Bush Sells Our Forests
Just read an article in the Washington Post about the new rules issued by the Bush administration last Wednesday for managing the national forests -
New Rules Issued for National Forests
. The article states that this new set of rules creates the biggest change in forest-use policies in nearly three decades and effects all 192 million acres of the countries 155 national forests.
The central feature of these rules is that a bureaucratic planning process will be replaced by a more corporate management approach...
Hmmm, well I guess people haven't figured out yet, after all the recent corporate scandals and failures...
Google Search = "corporate scandals"
...that the corporate approach isn't always such a great thing. The other problem with the "corporate approach" is that it's always profit driven, in fact we could say, in most cases, that it's profit obsessed. So how can we expect them to care about anything else such as the health of our environment or ourselves? Take a deep breath right now. Go ahead and do it. Now ask yourself where that oxygen came from. It came from trees, not just the one in your back yard, but from enough trees to make a difference, from vast forests. Yeah, lets put that in the hands of corporate management.
Sally Collins, associate chief of the U.S. Forest Service says that the new rules give economic activity equal priority with preserving the ecological health of the forests
in making management decisions and in potentially liberalizing caps on how much timber can be taken from a forest. Well, first of all, don't assume that just because a person works for the U.S. Forest Service that person is in favor of preserving the environment. You may have noticed the Bush administration has been very busy making staff changes in government departments. Secondly, there is something seriously wrong with the idea of putting economic and environmental concerns on the same level. Economy is a made-made cycle that roughly operates in 10-year cycles, you can totally screw an economy up and in a few years recover it. Not the same with the environment
where the cycle is more like a million years. If we screw up the environment there is no going back, in fact if we screw it up enough we can permanently screw up our own ability to lead healthy lives although I'm sure corporations would love to profit from selling oxygen tanks to people who would like to live. Don’t laugh - it's not as far-fetched as you think. People 100 years ago would not have believed that corporations would be profiting by selling water to people in third world countries that have no other source despite the fact they have a natural abundance of water. Pollution really changes things.
Collins also said the administration sought to update the rules to address new challenges, such as invasive species and forest fires, and to give the public input on how to manage the forests rather than commenting on individual projects. Oh yeah, how can I forget the much applauded pseudo-science that Bush has ushered in, where established science is overturned by bullshit popularity science.
(remember that post about Lysenkoism?)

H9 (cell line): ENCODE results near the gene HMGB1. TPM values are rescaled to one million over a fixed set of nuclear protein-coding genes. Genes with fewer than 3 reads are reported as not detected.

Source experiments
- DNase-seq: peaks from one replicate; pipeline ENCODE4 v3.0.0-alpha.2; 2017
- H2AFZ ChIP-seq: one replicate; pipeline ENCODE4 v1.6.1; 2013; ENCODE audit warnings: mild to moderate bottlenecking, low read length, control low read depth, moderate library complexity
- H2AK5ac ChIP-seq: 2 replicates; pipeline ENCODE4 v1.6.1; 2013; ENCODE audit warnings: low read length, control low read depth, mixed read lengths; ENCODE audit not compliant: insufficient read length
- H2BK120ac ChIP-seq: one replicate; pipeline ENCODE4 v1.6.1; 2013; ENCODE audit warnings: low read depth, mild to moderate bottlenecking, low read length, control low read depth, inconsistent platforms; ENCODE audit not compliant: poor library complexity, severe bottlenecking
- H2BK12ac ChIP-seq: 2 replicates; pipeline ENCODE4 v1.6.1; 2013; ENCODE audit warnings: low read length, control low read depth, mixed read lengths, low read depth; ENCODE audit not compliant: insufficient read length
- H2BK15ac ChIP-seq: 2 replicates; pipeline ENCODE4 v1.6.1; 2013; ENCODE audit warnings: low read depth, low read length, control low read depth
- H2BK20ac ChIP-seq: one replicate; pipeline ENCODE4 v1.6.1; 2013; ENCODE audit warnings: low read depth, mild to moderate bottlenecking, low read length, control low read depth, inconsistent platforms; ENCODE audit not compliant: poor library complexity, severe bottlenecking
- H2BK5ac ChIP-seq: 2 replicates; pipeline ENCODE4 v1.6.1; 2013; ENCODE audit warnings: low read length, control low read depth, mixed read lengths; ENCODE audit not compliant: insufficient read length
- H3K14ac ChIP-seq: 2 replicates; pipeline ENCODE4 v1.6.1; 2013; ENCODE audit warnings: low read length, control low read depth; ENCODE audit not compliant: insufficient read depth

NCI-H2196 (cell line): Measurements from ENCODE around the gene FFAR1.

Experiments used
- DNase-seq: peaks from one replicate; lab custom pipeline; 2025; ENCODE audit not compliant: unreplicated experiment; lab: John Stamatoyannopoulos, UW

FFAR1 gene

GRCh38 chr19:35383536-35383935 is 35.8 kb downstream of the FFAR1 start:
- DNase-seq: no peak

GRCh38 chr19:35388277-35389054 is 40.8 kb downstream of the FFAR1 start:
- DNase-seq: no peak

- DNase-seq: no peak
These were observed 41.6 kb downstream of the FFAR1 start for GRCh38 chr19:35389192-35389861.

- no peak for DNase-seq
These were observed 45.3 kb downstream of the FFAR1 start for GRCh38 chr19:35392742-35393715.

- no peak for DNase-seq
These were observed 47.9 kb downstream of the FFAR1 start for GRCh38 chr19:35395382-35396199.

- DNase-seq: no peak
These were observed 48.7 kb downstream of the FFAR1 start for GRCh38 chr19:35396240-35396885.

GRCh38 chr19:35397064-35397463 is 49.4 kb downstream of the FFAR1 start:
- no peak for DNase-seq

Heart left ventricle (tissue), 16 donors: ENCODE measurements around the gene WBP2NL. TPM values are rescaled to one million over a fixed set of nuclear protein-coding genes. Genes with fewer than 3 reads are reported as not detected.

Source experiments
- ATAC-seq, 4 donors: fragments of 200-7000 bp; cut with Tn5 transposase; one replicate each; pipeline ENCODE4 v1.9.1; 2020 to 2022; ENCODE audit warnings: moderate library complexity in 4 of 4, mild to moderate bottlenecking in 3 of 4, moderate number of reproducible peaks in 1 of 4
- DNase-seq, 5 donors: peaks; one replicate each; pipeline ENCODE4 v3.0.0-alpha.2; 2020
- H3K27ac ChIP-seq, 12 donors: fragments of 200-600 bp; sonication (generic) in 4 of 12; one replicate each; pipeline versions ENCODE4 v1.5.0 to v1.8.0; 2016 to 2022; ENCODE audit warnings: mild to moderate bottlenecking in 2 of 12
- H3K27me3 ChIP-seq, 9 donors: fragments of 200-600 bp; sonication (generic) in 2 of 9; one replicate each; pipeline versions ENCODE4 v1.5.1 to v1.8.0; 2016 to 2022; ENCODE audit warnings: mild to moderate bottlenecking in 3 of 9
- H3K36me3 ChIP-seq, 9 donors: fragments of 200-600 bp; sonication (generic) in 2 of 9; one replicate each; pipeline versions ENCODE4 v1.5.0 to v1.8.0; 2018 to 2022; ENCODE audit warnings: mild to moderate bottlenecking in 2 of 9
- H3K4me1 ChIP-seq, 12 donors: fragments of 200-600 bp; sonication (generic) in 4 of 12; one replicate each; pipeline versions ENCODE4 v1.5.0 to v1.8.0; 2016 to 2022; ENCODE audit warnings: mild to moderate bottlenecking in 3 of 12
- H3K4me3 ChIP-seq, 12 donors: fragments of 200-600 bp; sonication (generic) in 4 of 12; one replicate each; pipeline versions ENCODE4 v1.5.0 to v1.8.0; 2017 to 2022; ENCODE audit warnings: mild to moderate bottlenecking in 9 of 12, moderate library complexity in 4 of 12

The idea that forests have to be thinned is a perfect example... ridiculous; unbelievable how people actually buy that crap.
Washington Post says Forest Service officials estimated the changes will cut its planning costs by 30 percent and will allow managers to finish what amount to zoning requirements for forest users in two to three years, instead of the nine or 10 years they sometimes take now.
Ah yes, the economic cycles are too short to be patient, just like the quarterly stock reports don't allow corporations to make short term sacrifices for long term gains anymore. Day traders want their instant gratifications immediately. So this makes sense. Thank you Bush for putting the long-term environment in the hands of short-term profit seekers.
I mean, really now, when it comes to the environment, what was so bad about a 10 year process?
The government will no longer require that its managers prepare an environmental impact analysis with each forest's management plan,
or use numerical counts to ensure there are "viable populations" of fish and wildlife. Of course... Why let things like pollution or extinction or any ill-effect for that matter get in the way of a short-sighted economic need? Hell, if this is the way things are going to be done, then why do I need to get a permit from my city to build my deck? Why should I let things like building and safety codes get in the way of building an addition to my house if I'm in a hurry?
Rep. Tom Udall (D-N.M.), a member of the House Resources Committee who tried twice unsuccessfully to block the proposed rules, said "With Bush's anti-environmental forest policy, you can't blame him for trying to hide behind other news, but not even Scrooge would unveil these regulations," Udall said. "These regulations, being offered two days before Christmas, cut the public out of the forest planning process, will inspire many more lawsuits and provide less protection for wildlife. It's a radical overhaul of forest policy." ...No shit.
Chris West, vice president of the American Forest Resource Council, called the new rules "a step in the right direction" that will allow forest managers to make "better, more informed and quicker decisions" about timber sales. "This will get the Forest Service caring about the land and caring about the people, instead of caring about the process and serving the bureaucracy," said West, who represents lumber and paper companies as well as landowners in 13 western states... A word of wisdom from a representative of the lumber and paper industry... Perfect.
OK, I think I'm going to hurl now.